Skoll’s Super Selective USAID Partnership Puts Up $2 Million for Clean Water

The Skoll Foundation partnered with USAID in 2012 to form the Innovation Alliance. Later that year, Mercy Corps joined the alliance. At its launch, the overall goal of the alliance was to influence system-wide change and help organizations increase their scale and impact.

Recently, the alliance invested $2 million to Evidence Action’s Dispenser for Safe Water program.

Dispensers for Safe Water is led and managed by Evidence Action on behalf of Innovations for Poverty Action. Evidence Action focuses on developing sustainable, scalable business models that help to reduce poverty and forward growth in developing countries. Scalability makes Evidence Action’s work a good fit for the Innovation Investment Alliance.

The alliance’s $2 million investment will go toward the cost of installing over 10,000 chlorine dispensers in Uganda, which will provide over 3 million Ugandans with access to a clean and sustainable water source. Thes funds will also finance the ongoing carbon credits program in Uganda. In this program, carbon credits are generated by people who don’t have to use fossil fuels to boil their water to make it safe for consumption. Dispensers for Safe Water currently operates in Kenya and Malawi.

When the Skoll Foundation and USAID partnered up back in 2012 to form the Innovation Investment Alliance, neither organization said that they were going to focus on a specific issue like, say, climate change or HIV/AIDs. Instead, they decided to cast a wider funding net by focusing on the world’s most pressing problems. With assets totaling around $570 million, and with more money where that came from (Jeff Skoll is worth nearly $4 billion), the Skoll Foundation has some pretty deep pockets, which is good. However, the Innovation Investment Alliance isn’t looking to wholly support any organization or program. This particular funding model is more money-to-scale, rather than traditional grantmaking support.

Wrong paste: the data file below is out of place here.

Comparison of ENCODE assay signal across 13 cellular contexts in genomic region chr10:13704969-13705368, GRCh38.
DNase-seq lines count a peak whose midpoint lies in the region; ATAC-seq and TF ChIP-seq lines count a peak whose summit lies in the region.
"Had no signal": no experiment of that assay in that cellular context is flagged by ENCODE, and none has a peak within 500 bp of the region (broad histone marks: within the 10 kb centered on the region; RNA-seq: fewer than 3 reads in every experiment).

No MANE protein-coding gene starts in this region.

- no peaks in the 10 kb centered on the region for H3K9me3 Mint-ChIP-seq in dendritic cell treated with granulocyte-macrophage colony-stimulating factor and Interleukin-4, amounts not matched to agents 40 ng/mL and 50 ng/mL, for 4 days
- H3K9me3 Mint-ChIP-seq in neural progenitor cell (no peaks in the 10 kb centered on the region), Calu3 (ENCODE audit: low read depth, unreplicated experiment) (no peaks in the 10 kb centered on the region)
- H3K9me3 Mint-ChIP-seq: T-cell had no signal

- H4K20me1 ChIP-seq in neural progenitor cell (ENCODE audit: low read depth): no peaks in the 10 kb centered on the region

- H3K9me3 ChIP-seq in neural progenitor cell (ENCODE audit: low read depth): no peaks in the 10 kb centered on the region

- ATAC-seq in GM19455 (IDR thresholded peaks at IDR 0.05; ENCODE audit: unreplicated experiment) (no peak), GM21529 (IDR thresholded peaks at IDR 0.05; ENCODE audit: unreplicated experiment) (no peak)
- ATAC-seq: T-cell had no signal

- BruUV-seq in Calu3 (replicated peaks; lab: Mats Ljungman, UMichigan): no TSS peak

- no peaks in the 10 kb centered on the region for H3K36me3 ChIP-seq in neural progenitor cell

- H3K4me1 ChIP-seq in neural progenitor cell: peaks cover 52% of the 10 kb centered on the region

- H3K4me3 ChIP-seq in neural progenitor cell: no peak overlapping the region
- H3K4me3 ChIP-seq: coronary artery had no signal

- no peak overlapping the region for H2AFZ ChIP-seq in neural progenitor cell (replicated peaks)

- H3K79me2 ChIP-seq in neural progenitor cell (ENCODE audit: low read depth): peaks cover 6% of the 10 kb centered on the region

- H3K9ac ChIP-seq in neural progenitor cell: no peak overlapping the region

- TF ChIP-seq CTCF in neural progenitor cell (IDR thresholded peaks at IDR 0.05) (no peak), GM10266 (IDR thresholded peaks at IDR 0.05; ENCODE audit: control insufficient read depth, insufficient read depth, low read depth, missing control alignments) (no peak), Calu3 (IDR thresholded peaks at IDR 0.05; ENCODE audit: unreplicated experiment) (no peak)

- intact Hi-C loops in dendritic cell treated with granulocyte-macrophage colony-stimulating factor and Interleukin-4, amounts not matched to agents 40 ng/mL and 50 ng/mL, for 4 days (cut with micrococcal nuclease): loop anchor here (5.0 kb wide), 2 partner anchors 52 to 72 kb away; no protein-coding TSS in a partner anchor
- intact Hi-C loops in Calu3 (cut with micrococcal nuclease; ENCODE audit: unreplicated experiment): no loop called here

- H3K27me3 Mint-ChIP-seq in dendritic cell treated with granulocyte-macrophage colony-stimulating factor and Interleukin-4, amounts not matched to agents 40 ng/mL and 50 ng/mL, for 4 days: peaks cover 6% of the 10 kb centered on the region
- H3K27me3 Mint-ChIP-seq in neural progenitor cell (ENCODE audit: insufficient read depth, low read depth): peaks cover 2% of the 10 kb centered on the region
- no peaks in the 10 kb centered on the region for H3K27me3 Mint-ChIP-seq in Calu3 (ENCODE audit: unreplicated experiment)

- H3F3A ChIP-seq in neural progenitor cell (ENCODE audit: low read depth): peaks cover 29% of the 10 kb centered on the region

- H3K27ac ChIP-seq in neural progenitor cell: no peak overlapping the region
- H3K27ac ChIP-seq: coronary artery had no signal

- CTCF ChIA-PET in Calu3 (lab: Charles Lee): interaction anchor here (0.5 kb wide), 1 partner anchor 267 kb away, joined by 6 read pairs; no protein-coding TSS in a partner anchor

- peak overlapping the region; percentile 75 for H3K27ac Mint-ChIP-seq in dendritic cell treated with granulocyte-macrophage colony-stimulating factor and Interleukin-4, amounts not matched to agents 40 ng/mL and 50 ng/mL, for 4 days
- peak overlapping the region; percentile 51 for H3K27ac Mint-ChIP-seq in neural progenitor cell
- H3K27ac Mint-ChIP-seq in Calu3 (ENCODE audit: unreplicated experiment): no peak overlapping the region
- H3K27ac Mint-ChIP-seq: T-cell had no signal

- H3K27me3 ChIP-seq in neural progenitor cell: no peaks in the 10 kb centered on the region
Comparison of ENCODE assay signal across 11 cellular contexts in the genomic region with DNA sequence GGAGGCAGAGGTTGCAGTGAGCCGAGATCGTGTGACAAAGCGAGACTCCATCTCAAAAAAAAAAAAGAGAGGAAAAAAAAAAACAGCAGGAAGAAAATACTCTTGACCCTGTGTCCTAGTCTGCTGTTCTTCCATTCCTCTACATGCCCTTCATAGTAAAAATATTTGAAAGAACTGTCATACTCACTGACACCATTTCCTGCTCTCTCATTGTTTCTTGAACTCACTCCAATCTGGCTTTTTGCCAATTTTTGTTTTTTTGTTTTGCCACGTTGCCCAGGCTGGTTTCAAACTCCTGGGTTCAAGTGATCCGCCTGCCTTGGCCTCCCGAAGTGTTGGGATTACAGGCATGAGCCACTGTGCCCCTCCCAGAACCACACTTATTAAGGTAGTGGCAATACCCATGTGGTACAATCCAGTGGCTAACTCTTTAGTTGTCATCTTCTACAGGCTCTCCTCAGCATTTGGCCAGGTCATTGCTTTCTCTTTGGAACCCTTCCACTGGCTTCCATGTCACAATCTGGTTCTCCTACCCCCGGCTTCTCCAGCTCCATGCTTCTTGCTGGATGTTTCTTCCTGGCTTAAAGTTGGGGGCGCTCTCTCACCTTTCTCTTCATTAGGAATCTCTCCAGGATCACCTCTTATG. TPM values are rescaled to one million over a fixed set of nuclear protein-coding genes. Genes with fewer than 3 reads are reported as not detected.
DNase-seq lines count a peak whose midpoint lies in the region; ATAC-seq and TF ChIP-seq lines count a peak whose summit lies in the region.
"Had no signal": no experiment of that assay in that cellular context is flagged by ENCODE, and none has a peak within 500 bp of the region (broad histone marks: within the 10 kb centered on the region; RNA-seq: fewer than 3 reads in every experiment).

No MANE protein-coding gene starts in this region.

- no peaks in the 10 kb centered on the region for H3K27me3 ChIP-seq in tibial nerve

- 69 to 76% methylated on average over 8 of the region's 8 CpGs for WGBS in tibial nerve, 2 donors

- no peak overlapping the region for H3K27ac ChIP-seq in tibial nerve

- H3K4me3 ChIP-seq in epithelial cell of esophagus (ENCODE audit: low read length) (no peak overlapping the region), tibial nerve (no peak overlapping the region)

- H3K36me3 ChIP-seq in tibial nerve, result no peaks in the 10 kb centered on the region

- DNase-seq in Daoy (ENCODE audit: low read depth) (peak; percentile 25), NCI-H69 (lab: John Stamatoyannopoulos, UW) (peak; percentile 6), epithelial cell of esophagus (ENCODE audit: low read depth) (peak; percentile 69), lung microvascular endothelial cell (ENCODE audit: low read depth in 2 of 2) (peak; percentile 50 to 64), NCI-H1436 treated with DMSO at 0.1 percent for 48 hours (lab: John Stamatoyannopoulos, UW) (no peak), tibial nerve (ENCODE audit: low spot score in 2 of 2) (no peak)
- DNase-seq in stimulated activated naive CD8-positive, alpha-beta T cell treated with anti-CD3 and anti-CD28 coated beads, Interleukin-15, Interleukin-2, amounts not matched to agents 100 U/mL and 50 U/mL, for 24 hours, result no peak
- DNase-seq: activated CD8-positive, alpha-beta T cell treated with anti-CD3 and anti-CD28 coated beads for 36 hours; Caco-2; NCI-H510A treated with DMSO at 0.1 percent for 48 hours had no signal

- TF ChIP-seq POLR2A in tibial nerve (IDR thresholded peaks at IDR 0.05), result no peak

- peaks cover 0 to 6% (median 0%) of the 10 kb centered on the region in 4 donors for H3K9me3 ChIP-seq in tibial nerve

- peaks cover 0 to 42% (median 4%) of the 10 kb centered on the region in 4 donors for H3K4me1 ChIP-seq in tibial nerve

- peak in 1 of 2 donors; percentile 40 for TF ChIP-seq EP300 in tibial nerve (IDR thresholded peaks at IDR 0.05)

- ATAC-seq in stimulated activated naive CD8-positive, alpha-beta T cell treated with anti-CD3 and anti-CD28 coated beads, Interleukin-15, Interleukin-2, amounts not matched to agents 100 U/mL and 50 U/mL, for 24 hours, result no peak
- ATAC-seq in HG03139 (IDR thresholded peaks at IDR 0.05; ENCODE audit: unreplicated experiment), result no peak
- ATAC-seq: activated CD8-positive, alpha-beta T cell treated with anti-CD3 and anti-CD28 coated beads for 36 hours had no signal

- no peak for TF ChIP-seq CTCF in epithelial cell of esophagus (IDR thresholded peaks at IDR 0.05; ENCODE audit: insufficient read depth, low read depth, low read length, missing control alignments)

The alliance is also pretty selective in its funding, investing in up to 10 organizations annually, providing grants and other forms of funding, namely, impact investments. To qualify for funding, organizations must be scalable, sustainable, have a proven track record, be cost effective, be led by a ‘social entrepreneur’ and address the big-picture problems rather than focus on the immediate issues. Organizations must also operate in USAID and Skoll eligible locations.

Related - Now the Skoll Foundation is Aiming Social Entrepreneurs at Water